Stony Brook’s Undergraduate Student Government has successfully vetted nine students to the elections board last week, as all forms of campaigning were suspended on Tuesday, Mar. 26, after an unnamed candidate brought the vetting process issue to light.
Malik Archer, the Chair of the Elections Board Committee, may choose the members of the Election Board but his choices must be approved by the USG Senate.
The Elections Board is, “an independent agency, [that] shall ensure that all elections within the Undergraduate Student Government are operated properly and fairly, as according to established legislation, policy, and procedures,” according to the USG Constitution.
A common concern among USG Senators was whether or not Election Board candidates knew about the Stony Brook constitutional bylaws. Senator Patrick Smith addressed this issue by asking Jalwa Afroz, a pre-med Election Board candidate, about weaknesses in current electoral bylaws. After a long pause, Afroz admitted, “Sorry, I can’t think at the top of my head of any weaknesses.”
Prior to the Senate meeting on Thursday, the candidates had gone through a Vetting Committee, which included Senator Michael Libretto, Senator Tara Schinasi, Senator Victor Ng and other USG officials who aren’t running for re-election. All nine candidates at the Senate meeting on Thursday had been previously approved by the Vetting Committee.
Senator Maximillian Shaps emphasized that senators should only ask necessary questions because the candidates, “had a very rigorous vetting process,” the day before. Marshall Wayne Cooper, a journalism candidate, was questioned about a possible bias because of his involvement with Black World Magazine, which is a USG funded club. In response, Cooper explained, “As soon as you step into the (Journalism) program, it’s all about being unbiased and fair.”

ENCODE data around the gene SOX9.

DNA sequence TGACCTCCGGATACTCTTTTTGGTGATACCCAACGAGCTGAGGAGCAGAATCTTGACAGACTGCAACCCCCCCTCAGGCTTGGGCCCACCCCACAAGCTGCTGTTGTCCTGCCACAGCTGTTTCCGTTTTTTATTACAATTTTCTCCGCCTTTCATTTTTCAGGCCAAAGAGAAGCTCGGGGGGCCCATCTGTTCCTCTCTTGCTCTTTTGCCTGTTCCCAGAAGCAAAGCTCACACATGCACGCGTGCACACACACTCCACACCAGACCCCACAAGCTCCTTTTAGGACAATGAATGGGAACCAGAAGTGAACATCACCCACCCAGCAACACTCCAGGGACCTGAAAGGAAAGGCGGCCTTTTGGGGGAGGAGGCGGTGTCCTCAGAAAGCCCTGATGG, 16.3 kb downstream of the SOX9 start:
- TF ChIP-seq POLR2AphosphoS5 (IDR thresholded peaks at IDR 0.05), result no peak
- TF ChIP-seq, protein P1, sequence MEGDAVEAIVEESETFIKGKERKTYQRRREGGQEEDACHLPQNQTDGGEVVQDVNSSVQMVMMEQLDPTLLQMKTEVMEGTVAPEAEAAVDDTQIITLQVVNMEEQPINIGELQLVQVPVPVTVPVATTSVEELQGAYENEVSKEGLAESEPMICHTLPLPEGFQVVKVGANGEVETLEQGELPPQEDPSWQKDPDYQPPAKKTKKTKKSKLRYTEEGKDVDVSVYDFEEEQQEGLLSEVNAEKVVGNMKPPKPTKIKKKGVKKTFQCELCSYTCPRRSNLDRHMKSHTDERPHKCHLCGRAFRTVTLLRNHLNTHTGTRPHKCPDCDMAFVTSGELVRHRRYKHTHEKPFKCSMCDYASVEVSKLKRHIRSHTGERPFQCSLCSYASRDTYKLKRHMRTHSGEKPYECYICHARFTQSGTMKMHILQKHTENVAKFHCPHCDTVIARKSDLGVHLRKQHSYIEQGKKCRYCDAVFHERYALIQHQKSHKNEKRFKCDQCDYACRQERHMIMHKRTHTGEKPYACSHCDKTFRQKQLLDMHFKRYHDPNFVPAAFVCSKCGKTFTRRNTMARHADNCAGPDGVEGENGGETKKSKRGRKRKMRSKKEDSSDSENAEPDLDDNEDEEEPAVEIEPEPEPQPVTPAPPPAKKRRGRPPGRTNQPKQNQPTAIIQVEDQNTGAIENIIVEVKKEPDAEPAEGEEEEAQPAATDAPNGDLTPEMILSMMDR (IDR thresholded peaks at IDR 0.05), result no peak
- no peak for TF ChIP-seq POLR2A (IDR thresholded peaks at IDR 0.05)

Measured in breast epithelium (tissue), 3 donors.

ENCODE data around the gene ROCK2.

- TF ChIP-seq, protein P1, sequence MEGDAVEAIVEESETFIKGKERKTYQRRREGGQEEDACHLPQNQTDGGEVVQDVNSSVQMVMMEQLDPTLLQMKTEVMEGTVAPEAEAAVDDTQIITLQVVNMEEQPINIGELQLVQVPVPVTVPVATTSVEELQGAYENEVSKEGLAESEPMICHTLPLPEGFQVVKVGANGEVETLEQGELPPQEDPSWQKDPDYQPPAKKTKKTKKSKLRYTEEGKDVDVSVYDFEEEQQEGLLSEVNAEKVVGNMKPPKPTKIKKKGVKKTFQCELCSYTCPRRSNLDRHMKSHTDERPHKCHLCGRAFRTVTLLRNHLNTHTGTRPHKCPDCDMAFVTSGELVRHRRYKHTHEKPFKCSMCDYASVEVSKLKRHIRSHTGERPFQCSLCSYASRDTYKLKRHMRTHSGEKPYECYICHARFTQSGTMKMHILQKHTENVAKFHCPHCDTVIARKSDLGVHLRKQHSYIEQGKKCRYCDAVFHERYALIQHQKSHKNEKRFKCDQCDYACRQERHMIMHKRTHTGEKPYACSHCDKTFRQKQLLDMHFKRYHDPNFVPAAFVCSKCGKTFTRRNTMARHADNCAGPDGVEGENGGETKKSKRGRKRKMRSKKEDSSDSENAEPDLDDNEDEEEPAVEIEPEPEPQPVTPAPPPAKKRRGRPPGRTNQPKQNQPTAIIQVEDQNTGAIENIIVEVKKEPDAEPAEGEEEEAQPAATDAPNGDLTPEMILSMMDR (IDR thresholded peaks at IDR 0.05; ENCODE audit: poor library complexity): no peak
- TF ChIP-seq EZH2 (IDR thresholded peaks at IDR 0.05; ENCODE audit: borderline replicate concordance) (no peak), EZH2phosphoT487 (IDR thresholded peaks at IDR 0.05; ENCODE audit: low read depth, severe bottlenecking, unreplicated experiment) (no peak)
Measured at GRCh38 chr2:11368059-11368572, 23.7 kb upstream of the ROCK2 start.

Ricardo Dixon, the only sophomore candidate present, was questioned more rigorously than the other candidates. Dixon was the only candidate that was not appointed to the Elections Board. Senator Schinasi, who was at the Vetting Committee meeting, said Dixon “didn’t meet the criteria as every other candidate.” Dixon also admitted that “(he) wasn’t too brushed up on election board bylaws.”
During Dixon’s voting session, many of the senators and senator proxies appeared to be confused about vote abstention. When the first motion to appoint Dixon to the Elections Board failed, Senator Lydia Senatus called for a clarification on what exactly vote abstention is, because six senators had abstained from voting in the previous session. Senator Bouraad clarified this issue, “no, basically means that you are not in favor of him being on the elections board,” and “an abstention is basically saying that you’re not voting due to a moral obligation – it’s basically being absent.” After this was clarified, the motion went to a second vote and failed once again.
Aside from the Election Board, the senators also discussed the second Special Services Council (SSC) appropriations act. Brendan Brown-McCue, a proxy for the senator behind the second appropriations act, explained, “leftover money from last year can go into further SSC budgeting.”
At the end of the senate meeting, Thomas Kirnbauer, the USG Administrative Director, reinforced the campaigning suspension and told present candidates to await further instructions. “I only say this because there are candidates who may not be in the room, so I want to put it on an even playing field.”
Kirnbauer is currently responsible for the Elections Board until its members are properly vetted.